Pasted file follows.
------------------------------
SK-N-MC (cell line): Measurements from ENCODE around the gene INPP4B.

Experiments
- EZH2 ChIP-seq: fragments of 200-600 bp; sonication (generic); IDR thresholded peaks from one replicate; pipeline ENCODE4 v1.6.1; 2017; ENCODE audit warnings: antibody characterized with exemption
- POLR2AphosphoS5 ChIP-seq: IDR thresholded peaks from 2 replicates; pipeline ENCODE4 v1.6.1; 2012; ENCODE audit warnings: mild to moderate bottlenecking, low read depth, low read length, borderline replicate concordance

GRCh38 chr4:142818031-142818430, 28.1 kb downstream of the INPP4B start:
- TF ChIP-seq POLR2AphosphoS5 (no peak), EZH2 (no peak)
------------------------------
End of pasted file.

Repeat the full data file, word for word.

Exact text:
SK-N-MC (cell line): Measurements from ENCODE around the gene INPP4B.

Experiments
- EZH2 ChIP-seq: fragments of 200-600 bp; sonication (generic); IDR thresholded peaks from one replicate; pipeline ENCODE4 v1.6.1; 2017; ENCODE audit warnings: antibody characterized with exemption
- POLR2AphosphoS5 ChIP-seq: IDR thresholded peaks from 2 replicates; pipeline ENCODE4 v1.6.1; 2012; ENCODE audit warnings: mild to moderate bottlenecking, low read depth, low read length, borderline replicate concordance

GRCh38 chr4:142818031-142818430, 28.1 kb downstream of the INPP4B start:
- TF ChIP-seq POLR2AphosphoS5 (no peak), EZH2 (no peak)